• Arthritis: This can cause pain in any part of the knee, including the back.

If you are experiencing severe pain behind the knee, it is essential to consult with a healthcare professional or physical therapist for an accurate diagnosis and appropriate treatment.

Diagram of Knee Anatomy

Causes of Pain Behind the Knee


Arthritis has been recognized as one of the leading causes of severe pain behind the knee. It is characterized by an inflammation of one or more joints, leading to pain and stiffness. There are several types of arthritis that affect the knee, including Osteoarthritis, Rheumatoid arthritis, and Gout.

Common symptoms of Arthritis include:

  • Persistent joint pain
  • Tenderness in the knee joint
  • Swelling in the knee area
  • Limited knee mobility
  • An increase in pain during rainy weather or during the morning
Baker’s Cyst

Baker’s cyst, also known as a popliteal cyst, happens when there is a build-up of synovial fluid (a lubricating fluid that reduces friction between the joints) creating a lump at the back of the knee. This condition results in a stiff and swollen knee, making it uncomfortable to the touch.

Signs to look out for Baker’s Cyst are:

  • Swelling behind the knee and sometimes in the leg
  • A significant amount of knee pain
  • Joint locking or clicking
  • Inability to fully move the knee
Torn Meniscus

A meniscus tear is a common injury that, when severe, can lead to chronic knee pain. The meniscus is a rubbery, C-shaped disc that cushions your knee and keeps it steady by balancing your weight across the knee. Too much stress on these areas, usually from twisting the knee can result in a tear.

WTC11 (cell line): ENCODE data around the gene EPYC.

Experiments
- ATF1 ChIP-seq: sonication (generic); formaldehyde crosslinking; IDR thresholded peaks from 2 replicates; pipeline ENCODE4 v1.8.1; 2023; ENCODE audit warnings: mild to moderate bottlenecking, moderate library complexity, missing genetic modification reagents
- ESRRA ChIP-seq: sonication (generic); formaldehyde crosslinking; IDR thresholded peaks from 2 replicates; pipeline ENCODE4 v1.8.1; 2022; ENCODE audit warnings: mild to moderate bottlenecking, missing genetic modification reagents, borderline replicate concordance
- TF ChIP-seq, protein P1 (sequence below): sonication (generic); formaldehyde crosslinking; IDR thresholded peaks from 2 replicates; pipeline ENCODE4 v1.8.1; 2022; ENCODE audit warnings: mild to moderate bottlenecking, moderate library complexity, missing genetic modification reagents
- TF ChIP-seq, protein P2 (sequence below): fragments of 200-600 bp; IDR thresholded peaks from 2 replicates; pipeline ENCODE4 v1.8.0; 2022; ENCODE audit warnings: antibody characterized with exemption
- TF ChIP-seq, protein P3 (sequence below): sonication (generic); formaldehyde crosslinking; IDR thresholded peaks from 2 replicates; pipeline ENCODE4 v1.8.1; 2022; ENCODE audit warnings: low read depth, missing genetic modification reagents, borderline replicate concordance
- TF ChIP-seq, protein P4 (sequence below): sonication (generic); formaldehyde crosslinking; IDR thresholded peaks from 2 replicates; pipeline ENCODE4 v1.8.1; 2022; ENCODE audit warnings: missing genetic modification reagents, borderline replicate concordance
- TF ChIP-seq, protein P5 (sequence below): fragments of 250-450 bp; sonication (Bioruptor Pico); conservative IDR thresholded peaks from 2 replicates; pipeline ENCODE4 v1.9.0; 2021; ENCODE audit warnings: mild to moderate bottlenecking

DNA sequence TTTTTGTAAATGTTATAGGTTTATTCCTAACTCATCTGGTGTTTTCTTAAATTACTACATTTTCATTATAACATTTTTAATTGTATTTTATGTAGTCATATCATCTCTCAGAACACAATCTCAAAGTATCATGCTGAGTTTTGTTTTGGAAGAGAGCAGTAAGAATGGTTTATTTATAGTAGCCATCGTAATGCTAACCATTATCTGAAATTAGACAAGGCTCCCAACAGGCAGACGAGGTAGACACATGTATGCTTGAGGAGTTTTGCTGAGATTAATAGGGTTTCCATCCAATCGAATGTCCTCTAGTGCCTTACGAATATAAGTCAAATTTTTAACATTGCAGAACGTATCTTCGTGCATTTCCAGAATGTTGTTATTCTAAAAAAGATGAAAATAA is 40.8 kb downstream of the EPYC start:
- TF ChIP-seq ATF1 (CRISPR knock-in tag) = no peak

Symptoms of a torn meniscus include:

  • A popping sensation during the injury
  • Difficulty moving the knee
  • Inflammation or stiffness
  • Feeling of knee giving way or inability to bear weight on it
Chondromalacia Patella

Also known as “Runner’s Knee,” this condition is typically caused by the softening and breakdown of the tissue (cartilage) on the underside of the kneecap (patella). It causes knee pain and stiffness – particularly when walking up or down hills or stairs, during jumping activities, or when carrying heavy objects.

Common signs and symptoms include:

  • A dull, aching pain under the kneecap
  • Increased pain when walking up or down stairs or after sitting for long periods
  • A grating or grinding sensation when extending the knee

A diagram of a knee joint with different areas of pain labeled.

Medical Interventions and Remedies

Baker’s Cyst

A Baker’s Cyst, also known as a popliteal cyst, is another common cause of pain behind the knee. This condition occurs when there’s an accumulation of synovial fluid, a lubricating fluid in joints, which forms a cyst in the back of the knee. Symptoms of a Baker’s Cyst might include:

  • A bulge or tightness behind the knee
  • Stiffness and pain when extending or flexing the knee